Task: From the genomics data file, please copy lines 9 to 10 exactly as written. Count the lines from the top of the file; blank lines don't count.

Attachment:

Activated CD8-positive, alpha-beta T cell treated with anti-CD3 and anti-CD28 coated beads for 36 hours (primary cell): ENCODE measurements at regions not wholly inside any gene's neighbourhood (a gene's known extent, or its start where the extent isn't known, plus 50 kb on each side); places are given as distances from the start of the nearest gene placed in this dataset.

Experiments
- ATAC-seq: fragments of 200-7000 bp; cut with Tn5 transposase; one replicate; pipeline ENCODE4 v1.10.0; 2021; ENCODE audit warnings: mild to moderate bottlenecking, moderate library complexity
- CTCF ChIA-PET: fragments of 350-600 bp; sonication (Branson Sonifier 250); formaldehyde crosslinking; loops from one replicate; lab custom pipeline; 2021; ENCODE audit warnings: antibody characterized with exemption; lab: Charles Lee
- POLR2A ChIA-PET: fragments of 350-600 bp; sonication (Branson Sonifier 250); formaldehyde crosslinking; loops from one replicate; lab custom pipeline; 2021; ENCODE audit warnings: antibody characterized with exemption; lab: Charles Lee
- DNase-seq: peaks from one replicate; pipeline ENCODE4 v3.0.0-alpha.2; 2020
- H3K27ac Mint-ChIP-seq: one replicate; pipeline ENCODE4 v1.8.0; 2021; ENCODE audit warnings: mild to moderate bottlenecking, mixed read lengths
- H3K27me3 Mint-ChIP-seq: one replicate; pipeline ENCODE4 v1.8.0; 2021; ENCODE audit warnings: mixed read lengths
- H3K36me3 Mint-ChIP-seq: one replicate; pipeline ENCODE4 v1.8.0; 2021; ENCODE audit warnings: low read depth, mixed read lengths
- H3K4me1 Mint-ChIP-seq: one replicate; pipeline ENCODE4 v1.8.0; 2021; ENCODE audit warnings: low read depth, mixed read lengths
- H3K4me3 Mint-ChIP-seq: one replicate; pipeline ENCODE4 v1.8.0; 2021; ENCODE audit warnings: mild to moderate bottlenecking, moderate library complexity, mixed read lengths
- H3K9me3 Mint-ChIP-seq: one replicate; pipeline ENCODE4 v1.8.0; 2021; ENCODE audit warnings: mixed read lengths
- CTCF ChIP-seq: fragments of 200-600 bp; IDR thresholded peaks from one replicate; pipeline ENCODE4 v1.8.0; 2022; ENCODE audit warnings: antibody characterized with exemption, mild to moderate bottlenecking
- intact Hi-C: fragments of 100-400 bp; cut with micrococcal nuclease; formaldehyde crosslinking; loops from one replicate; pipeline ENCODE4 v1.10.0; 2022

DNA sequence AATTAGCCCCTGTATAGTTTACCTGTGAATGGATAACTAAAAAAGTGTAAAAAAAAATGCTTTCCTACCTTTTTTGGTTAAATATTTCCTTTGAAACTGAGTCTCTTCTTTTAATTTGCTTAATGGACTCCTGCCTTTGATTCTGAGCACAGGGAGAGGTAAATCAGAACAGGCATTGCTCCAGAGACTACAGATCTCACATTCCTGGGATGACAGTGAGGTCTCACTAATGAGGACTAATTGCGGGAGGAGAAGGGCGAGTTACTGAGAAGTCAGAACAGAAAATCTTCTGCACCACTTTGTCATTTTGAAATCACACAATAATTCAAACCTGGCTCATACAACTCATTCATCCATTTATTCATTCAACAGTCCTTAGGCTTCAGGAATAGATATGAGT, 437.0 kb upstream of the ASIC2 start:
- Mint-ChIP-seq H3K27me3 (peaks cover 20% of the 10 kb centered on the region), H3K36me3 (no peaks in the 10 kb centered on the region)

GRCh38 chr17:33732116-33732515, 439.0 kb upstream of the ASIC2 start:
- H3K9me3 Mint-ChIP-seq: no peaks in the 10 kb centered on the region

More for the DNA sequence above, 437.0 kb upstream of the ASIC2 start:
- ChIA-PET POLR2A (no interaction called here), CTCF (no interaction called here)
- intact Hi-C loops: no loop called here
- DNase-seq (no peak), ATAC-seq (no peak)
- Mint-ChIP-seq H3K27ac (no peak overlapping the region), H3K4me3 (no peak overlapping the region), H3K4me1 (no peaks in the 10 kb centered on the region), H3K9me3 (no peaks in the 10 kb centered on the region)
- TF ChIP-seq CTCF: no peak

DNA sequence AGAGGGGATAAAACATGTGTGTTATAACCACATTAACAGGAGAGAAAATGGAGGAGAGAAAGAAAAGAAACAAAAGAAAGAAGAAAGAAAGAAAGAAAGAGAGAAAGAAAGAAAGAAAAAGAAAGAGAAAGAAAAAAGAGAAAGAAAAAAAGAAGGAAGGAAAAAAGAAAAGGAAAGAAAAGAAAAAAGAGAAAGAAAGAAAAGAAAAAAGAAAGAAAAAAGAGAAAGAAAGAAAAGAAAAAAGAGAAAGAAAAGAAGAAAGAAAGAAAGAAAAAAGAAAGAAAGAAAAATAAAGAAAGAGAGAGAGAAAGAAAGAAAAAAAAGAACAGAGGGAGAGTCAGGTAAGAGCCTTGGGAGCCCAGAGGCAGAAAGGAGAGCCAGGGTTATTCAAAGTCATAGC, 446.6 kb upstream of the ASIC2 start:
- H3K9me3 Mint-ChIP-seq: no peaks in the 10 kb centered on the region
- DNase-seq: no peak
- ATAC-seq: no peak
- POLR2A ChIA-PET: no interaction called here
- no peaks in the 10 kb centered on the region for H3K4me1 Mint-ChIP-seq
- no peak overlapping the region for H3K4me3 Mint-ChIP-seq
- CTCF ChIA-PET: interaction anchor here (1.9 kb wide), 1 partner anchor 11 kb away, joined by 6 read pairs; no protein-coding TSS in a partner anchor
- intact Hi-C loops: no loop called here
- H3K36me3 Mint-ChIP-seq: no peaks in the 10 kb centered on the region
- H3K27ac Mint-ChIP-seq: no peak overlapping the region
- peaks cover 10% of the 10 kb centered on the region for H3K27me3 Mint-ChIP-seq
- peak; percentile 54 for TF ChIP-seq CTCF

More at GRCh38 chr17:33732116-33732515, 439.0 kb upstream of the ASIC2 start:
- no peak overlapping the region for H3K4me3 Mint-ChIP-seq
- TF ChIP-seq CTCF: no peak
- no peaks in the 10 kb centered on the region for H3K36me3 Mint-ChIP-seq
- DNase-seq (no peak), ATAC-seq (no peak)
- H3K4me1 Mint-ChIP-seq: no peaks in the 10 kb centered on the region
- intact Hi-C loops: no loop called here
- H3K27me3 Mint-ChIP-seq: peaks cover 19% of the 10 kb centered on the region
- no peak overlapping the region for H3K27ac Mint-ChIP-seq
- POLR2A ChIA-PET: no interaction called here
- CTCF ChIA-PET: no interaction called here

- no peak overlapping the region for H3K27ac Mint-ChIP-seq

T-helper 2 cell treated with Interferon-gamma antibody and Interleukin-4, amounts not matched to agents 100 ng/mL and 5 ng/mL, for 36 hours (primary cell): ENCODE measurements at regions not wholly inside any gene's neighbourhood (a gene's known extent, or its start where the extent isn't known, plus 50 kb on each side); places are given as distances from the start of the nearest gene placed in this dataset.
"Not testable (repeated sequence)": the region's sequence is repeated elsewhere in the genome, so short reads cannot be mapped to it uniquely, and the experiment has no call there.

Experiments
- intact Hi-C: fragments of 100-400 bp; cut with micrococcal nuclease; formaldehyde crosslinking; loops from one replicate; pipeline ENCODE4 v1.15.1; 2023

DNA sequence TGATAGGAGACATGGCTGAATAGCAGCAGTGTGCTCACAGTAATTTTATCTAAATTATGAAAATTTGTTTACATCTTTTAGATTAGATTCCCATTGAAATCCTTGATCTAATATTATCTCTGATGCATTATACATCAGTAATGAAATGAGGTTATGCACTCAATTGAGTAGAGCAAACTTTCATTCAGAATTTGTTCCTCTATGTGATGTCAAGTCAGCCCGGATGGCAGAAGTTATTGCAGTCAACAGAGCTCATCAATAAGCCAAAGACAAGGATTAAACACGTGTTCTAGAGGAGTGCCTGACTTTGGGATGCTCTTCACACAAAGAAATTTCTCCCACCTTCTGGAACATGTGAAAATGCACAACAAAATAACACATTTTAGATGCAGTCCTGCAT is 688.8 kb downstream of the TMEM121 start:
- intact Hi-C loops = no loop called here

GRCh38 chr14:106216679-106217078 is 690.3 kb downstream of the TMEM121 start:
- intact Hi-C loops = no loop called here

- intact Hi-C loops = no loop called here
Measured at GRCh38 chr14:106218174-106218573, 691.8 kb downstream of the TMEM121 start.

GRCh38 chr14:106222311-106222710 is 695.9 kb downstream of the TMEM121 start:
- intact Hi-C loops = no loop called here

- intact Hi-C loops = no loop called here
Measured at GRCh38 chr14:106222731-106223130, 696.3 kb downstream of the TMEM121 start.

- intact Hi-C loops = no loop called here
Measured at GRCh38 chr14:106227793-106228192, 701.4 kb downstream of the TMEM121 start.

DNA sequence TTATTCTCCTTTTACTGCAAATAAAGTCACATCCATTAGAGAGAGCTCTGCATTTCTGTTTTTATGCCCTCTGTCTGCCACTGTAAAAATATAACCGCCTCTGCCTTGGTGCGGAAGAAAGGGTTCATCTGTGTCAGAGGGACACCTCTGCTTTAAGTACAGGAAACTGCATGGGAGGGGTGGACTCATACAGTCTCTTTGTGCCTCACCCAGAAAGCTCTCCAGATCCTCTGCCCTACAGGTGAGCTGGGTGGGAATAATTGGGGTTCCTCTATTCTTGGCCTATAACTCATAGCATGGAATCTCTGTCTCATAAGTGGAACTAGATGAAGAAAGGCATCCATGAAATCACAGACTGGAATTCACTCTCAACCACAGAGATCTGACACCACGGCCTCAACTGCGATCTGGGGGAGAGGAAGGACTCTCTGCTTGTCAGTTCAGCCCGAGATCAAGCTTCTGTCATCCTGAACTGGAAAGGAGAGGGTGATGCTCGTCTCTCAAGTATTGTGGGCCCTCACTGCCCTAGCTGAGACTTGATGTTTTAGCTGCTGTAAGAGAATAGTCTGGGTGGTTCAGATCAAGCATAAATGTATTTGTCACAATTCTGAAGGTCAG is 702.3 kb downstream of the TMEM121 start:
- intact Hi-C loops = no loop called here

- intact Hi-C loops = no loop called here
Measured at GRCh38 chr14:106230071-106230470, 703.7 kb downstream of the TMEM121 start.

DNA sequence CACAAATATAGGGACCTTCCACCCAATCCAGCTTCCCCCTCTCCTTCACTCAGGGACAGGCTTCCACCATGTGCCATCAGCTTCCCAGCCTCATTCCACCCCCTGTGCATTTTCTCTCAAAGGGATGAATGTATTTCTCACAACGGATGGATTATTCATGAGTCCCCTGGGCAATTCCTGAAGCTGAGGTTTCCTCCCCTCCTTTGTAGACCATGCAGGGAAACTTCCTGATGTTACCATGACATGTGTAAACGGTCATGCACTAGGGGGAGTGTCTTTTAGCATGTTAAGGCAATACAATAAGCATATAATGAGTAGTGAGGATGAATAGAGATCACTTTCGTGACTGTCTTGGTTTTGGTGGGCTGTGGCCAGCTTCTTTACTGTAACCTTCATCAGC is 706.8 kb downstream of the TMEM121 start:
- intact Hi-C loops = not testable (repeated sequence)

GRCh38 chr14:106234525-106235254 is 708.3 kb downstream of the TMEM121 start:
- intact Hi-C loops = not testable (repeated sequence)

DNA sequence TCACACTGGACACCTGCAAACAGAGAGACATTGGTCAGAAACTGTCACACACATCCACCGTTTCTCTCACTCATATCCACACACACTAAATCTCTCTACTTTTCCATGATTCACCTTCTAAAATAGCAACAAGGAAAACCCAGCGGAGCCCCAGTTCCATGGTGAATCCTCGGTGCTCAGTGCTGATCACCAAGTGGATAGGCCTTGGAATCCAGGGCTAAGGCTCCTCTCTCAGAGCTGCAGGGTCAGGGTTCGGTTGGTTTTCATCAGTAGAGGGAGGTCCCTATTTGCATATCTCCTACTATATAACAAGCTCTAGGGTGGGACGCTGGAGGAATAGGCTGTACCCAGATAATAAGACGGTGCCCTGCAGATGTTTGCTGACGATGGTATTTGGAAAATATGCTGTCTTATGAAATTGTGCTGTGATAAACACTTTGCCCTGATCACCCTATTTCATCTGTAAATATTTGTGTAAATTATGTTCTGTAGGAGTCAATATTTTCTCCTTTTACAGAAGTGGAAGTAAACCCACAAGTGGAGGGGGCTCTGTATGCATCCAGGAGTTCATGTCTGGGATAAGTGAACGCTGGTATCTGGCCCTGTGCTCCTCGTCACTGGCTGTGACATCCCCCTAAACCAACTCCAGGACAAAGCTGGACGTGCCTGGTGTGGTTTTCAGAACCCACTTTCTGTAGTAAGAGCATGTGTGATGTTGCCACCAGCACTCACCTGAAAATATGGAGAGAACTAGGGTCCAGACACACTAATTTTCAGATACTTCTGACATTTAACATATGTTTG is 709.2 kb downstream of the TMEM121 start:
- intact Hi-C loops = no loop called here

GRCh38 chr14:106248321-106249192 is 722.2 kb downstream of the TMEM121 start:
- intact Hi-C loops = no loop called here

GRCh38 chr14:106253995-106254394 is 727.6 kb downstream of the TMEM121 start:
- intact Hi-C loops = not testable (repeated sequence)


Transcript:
- H3K36me3 Mint-ChIP-seq: one replicate; pipeline ENCODE4 v1.8.0; 2021; ENCODE audit warnings: low read depth, mixed read lengths
- H3K4me1 Mint-ChIP-seq: one replicate; pipeline ENCODE4 v1.8.0; 2021; ENCODE audit warnings: low read depth, mixed read lengths